This webinar will utilize LSSSE data to explore opportunities for leadership development in legal education. Dr. Chad Christensen, LSSSE Project Manager, will share key survey findings with a focus on maximizing leadership skills along various metrics, including teamwork, intrinsic motivation, and professionalism. Participants need not be familiar with LSSSE, quantitative data, or curricular development. Join us as we facilitate a discussion on how to more effectively build leaders in law school and beyond.

To participate in the webinar, RSVP by email to [email protected]. You will receive log-in instructions once you are signed up.

EMAIL [email protected] TO RSVP

Sponsored by:
AALS Section on Leadership

Co-sponsored by:
Law School Survey of Student Engagement (LSSSE)

AALS Section on Empirical Studies of Legal Education and the Legal ProfessionAALS Section on Law and the Social Sciences


Leadership Course Spotlight: Leadership for Lawyers at UNC School of Law & Washburn University School of Law

For a change of pace in this edition of the spotlight section, we will be looking at leadership courses at two schools to get a feel for how others are treating the topic of leadership in the classroom.

The University of North Carolina School of Law offers Leadership for Lawyers in the fall semester and has been doing so since 2014.  This is a three-credit course which meets once a week for three hours.  According to the course description, topics for the course include “adjusting leadership styles based on context, seeking and providing mentorship, cultivating and managing diverse teams, resolving conflict, strategic planning and goal setting, delegating tasks, and managing programs, projects and events.”  While there are no prerequisites for the course, permission is required for enrollment to confirm students have leadership experience in their background.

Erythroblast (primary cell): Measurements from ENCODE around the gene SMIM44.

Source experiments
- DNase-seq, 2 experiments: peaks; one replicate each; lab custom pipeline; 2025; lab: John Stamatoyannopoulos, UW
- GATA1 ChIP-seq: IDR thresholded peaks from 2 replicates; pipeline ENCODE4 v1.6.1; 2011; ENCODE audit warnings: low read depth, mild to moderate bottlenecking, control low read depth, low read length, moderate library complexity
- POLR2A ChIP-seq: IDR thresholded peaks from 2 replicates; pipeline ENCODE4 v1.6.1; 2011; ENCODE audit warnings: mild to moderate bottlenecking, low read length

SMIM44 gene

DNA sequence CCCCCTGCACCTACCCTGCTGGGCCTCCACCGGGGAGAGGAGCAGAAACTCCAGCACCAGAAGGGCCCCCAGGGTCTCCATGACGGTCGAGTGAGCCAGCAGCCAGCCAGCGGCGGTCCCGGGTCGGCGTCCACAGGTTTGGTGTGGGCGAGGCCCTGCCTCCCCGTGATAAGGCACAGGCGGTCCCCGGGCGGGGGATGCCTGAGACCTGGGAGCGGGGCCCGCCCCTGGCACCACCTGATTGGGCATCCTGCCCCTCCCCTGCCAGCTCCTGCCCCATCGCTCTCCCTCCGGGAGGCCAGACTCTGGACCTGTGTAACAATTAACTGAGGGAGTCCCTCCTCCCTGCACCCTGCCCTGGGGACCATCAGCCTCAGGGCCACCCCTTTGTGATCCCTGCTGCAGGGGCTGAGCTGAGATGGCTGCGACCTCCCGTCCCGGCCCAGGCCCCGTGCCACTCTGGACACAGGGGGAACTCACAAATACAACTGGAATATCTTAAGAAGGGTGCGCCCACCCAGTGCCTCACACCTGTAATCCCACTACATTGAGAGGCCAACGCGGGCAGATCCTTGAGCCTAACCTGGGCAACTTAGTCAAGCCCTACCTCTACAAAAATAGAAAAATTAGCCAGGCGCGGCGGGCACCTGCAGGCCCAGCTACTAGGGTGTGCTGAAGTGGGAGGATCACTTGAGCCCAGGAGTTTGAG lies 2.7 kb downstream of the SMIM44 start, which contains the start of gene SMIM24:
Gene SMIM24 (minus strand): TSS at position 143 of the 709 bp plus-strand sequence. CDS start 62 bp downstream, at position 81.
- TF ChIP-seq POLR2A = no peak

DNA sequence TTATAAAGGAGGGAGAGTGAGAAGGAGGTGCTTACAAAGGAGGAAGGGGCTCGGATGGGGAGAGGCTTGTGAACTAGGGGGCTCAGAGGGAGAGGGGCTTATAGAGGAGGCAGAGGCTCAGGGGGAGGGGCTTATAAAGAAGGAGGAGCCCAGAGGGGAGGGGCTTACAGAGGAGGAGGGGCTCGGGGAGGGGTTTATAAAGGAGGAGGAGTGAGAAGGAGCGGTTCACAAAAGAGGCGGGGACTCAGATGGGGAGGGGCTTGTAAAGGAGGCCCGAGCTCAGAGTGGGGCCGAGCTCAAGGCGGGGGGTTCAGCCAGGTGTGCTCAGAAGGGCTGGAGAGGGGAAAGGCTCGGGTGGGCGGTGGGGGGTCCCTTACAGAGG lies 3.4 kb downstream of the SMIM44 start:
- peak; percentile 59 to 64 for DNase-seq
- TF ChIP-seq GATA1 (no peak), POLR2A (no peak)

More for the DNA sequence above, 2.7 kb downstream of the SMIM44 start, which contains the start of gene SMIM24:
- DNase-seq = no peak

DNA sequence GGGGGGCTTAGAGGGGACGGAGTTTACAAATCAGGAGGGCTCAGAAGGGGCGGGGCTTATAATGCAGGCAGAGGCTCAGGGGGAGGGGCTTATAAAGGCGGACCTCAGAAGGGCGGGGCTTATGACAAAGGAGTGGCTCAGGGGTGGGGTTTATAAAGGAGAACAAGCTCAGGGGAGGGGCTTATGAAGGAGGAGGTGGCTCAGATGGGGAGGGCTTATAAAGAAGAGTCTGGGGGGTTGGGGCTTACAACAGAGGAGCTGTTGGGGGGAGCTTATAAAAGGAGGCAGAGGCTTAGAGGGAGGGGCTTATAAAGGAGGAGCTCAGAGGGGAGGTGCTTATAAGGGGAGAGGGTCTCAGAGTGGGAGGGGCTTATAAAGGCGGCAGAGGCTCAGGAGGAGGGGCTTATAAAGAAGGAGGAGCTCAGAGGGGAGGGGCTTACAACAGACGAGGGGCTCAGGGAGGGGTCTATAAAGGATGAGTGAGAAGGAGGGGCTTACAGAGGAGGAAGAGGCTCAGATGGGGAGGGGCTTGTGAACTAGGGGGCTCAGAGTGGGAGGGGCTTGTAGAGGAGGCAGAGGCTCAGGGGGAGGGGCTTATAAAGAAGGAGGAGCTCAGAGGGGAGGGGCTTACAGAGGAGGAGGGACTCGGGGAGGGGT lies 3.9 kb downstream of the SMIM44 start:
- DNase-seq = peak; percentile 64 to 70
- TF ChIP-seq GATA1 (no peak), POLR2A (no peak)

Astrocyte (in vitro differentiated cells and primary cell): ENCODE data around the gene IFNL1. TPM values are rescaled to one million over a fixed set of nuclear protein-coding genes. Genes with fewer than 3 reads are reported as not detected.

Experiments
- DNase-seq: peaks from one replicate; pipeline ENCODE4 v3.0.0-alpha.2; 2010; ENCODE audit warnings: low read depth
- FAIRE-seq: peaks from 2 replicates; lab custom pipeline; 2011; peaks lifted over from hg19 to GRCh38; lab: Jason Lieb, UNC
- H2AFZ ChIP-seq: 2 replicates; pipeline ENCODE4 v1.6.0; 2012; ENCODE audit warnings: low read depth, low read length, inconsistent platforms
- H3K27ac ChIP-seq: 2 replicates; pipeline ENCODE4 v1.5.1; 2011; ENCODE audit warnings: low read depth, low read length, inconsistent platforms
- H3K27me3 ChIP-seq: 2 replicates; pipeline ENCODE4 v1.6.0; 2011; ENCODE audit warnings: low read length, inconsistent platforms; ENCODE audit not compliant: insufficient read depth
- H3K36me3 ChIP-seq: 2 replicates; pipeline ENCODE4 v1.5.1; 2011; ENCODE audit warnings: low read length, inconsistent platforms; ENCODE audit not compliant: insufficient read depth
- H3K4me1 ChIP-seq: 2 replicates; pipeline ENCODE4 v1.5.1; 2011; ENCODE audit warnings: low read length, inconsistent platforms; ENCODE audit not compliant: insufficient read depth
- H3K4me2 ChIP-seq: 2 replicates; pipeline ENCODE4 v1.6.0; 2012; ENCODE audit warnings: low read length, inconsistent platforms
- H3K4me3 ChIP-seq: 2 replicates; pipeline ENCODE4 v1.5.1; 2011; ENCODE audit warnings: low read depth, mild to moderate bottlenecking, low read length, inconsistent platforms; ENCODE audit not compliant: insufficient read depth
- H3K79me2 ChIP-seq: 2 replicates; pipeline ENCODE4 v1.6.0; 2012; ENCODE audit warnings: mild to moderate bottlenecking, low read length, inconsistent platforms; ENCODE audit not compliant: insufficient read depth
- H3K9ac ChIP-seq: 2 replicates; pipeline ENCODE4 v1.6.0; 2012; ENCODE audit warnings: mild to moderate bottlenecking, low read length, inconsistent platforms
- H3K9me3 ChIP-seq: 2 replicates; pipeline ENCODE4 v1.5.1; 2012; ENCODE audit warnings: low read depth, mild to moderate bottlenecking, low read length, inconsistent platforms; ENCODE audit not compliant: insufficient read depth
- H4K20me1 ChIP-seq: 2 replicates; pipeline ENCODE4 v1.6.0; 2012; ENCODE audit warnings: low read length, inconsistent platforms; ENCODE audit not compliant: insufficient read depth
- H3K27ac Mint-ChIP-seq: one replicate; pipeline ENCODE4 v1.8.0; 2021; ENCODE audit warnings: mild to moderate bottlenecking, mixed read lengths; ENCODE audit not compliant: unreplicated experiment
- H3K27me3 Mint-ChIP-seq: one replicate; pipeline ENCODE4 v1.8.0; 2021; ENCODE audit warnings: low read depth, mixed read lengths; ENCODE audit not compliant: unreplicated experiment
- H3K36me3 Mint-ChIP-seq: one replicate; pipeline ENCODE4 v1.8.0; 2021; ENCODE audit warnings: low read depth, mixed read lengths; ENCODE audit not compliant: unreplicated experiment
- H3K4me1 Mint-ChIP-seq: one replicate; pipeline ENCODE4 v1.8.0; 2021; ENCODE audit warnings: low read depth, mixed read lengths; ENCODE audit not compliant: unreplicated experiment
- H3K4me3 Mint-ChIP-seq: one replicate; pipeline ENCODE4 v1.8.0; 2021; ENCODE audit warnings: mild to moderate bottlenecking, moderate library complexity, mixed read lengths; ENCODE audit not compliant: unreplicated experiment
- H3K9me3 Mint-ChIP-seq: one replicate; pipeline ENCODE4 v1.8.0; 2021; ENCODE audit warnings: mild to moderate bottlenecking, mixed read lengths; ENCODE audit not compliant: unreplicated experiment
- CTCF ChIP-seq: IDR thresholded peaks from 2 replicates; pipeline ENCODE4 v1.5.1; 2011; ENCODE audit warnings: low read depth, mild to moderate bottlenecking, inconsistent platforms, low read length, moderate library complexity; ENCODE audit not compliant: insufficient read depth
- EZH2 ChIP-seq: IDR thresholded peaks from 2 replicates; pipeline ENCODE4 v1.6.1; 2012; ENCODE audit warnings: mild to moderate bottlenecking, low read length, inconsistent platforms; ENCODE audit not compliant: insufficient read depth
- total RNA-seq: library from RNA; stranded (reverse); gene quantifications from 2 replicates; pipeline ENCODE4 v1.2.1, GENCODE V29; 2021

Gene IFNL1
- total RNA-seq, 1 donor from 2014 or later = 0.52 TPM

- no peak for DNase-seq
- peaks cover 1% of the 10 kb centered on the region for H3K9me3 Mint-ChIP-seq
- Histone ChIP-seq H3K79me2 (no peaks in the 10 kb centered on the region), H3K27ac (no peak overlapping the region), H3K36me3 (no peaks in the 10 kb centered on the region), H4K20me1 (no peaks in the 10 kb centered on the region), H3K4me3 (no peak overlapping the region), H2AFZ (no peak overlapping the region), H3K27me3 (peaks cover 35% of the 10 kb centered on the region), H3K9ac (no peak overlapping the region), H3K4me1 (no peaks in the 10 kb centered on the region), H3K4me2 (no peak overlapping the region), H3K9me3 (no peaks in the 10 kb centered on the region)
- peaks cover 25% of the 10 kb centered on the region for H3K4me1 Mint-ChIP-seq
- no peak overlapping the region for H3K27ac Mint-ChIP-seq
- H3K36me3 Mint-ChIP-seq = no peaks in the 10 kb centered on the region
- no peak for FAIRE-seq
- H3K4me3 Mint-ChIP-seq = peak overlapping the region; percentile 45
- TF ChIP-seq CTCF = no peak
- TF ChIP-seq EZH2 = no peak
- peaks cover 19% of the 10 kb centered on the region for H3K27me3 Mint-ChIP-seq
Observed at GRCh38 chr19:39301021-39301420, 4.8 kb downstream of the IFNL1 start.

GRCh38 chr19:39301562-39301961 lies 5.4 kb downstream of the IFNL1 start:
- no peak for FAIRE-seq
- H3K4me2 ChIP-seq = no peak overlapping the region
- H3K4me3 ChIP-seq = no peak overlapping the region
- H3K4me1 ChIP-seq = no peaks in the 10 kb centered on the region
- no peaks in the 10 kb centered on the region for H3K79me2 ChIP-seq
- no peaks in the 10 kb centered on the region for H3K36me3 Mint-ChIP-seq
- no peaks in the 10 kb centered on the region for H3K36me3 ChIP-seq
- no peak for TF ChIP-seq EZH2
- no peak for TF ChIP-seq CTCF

The current instructors for the course are John Kasprzak, Assistant Dean for Student Development, and Jared Smith, Programming and Engagement Associate, NC Equal Access to Justice Commission.  Additional information on the Leadership for Lawyers course at UNC Law can be found at http://www.law.unc.edu/academics/courses/leadership/.

Washburn University School of Law also offers a course entitled Leadership for Lawyers, with the class first offered in the Spring of 2018.  The Washburn version is a two-credit course also meeting once a week.  For the first iteration, the class was capped at 30 students and was at capacity within the first few hours of registration.  Leadership for Lawyers covered many of the same topics as the UNC Law version, with additional topics including HR issues, different generations in the law firm setting, and succession planning.  Assessment came in the form of case study write ups with an additional assignment involving a service project.  For the service project, students were asked to pick a non-profit organization and either describe their volunteer efforts for the organization or create a hypothetical event to help market the organization.

Thomas Sneed, Associate Professor and Director of the Law Library, was the instructor and plans to continue to offer the course in future Spring semesters.  Additional information on the Leadership for Lawyers course at Washburn Law can be found at http://washburnlaw.edu/academics/courses/k-m.html.